Disinhibition has often been observed in patients with progressive supranuclear palsy, Huntington's disease, and Alzheimer's disease. It involves behavior that is considered inappropriate according to social norms, such as touching strangers, making sexually explicit jokes or remarks, improper sexual acts, speaking loudly, and oversharing personal details. It is most common in patients with the behavioral variant of frontotemporal dementia.

Atypical antipsychotics, selective serotonin reuptake inhibitors, and antiepileptic or mood-stabilizing agents have often been used to treat disinhibition. However, none of these are specifically for treating disinhibition in patients with neurodegenerative disorders.


Apathy in dementia patients is often linked to a two-fold increase in the risk of cognitive decline. It is believed to increase caregiver distress, decrease treatment responses, and elevate the risk of frailty. While no approved treatments exist for apathy in patients with neurodegenerative disorders, psychosocial interventions, noninvasive brain stimulation, and non-psychostimulant pharmacologic interventions have been explored.


Psychosis, which involves a wide range of delusions and hallucinations, has varied associations with different neurodegenerative disorders. Patients with dementia with Lewy bodies often experience misidentification, misrepresentation, visual hallucinations, and feelings of presence, while frontotemporal dementia patients often also experience paranoia. The antipsychotics that have been approved for patients with neurodegenerative disorders based on results from placebo-controlled, double-blind trials include Pimavanserin, Risperidone, and Aripiprazole.


One of the most prevalent and disruptive neuropsychiatric syndromes in most neurodegenerative disorders is agitation, which involves kicking, shoving, shouting, hitting, and resisting care. It is associated with rapid progression of dementia and earlier mortality. Agitation also results in a higher probability of hospitalization and substantially negatively impacts the quality of life of the patients and their families.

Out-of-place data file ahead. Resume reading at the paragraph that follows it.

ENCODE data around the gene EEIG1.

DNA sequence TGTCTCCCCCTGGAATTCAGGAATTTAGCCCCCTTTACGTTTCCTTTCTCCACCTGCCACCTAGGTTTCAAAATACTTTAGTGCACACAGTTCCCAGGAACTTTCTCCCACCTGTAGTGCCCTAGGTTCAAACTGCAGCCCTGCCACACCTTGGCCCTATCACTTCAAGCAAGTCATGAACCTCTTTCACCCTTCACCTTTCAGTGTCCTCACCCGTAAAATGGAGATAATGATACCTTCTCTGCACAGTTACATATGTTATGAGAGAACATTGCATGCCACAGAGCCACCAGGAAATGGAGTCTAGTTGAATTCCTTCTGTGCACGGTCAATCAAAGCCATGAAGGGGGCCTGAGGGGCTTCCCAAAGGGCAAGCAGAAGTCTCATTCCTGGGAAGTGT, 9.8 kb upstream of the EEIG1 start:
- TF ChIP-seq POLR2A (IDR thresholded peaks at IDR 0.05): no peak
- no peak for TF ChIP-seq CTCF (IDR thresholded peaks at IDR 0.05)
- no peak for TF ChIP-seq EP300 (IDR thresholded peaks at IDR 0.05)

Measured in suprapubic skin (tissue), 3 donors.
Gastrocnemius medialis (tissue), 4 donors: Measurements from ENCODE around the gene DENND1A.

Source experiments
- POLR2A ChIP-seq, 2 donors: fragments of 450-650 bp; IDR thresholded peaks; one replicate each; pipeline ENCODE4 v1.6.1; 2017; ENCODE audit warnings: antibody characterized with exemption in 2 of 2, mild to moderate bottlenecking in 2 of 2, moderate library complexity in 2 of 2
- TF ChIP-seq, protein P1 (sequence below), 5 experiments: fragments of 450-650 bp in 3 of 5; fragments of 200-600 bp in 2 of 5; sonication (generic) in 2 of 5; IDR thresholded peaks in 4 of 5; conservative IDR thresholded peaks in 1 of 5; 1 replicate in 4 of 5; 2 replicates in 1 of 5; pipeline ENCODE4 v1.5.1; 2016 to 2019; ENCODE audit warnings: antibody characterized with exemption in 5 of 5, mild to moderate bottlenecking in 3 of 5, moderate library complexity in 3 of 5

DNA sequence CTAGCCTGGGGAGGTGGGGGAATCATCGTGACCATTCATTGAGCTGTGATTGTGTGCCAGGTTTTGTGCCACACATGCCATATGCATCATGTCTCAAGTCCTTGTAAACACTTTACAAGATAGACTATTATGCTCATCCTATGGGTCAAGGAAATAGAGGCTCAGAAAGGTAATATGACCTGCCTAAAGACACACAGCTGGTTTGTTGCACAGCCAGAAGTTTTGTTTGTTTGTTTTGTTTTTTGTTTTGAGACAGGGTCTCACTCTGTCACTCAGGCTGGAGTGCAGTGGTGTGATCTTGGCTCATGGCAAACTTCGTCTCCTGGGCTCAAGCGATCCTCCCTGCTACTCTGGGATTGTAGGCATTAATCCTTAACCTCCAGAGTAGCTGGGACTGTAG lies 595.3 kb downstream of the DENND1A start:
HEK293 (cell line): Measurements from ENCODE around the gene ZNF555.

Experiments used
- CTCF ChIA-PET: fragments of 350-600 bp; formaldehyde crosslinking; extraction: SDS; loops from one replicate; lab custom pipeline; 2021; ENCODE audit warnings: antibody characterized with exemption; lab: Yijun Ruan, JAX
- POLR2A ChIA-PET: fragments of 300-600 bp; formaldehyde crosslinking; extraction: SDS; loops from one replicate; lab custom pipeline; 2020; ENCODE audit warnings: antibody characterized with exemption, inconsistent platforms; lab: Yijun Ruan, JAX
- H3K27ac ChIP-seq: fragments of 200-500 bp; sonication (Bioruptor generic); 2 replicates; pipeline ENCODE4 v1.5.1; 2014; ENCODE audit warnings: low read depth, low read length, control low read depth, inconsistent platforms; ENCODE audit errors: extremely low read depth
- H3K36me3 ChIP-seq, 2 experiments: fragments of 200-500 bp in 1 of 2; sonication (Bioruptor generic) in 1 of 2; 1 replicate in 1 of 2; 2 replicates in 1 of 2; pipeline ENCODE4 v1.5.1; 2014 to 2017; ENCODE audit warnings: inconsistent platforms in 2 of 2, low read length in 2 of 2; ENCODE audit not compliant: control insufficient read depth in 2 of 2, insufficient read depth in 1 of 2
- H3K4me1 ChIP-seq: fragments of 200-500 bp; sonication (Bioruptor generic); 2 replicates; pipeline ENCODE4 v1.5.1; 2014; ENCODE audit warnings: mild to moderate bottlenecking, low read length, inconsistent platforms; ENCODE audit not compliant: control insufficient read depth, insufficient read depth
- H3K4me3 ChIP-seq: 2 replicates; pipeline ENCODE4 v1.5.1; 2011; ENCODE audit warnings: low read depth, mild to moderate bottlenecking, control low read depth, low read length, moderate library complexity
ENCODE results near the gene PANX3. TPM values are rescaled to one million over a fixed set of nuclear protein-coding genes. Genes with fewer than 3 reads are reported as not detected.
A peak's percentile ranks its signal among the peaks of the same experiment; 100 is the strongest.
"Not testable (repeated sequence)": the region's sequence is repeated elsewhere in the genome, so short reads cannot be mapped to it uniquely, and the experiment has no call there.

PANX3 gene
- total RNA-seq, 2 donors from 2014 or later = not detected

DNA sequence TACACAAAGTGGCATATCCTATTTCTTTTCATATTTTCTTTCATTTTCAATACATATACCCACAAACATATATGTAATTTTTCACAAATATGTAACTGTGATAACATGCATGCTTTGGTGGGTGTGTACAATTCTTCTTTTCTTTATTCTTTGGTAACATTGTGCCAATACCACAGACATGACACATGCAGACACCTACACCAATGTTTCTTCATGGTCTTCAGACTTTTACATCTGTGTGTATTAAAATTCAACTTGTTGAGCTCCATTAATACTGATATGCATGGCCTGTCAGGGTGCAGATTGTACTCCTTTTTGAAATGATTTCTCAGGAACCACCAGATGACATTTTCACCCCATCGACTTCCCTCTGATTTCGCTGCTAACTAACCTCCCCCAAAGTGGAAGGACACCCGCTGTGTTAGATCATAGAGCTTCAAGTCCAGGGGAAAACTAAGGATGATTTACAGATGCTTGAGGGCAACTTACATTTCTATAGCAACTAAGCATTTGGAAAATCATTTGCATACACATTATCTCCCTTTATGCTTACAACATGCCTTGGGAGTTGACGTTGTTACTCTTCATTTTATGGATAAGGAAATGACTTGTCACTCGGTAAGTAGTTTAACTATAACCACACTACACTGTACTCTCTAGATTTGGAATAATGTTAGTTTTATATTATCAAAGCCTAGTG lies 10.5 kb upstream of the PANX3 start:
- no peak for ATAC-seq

Agitation is often treated with antipsychotics such as Risperidone, Aripiprazole, Quetiapine, and Brexpiprazole. Antidepressants such as Citalopram and the anticonvulsant Carbamazepine have also been used as pharmacological treatment options for agitation.


To summarize, the review examined the latest advances in the pharmacological management of neuropsychiatric syndromes associated with neurodegenerative disorders. The researchers provided a comprehensive summary of the symptoms of five major neuropsychiatric syndromes and the pharmacological options for their management.

Journal reference:
Dr. Chinta Sidharthan

Written by

Dr. Chinta Sidharthan

Chinta Sidharthan is a writer based in Bangalore, India. Her academic background is in evolutionary biology and genetics, and she has extensive experience in scientific research, teaching, science writing, and herpetology. Chinta holds a Ph.D. in evolutionary biology from the Indian Institute of Science and is passionate about science education, writing, animals, wildlife, and conservation. For her doctoral research, she explored the origins and diversification of blindsnakes in India, as a part of which she did extensive fieldwork in the jungles of southern India. She has received the Canadian Governor General’s bronze medal and Bangalore University gold medal for academic excellence and published her research in high-impact journals.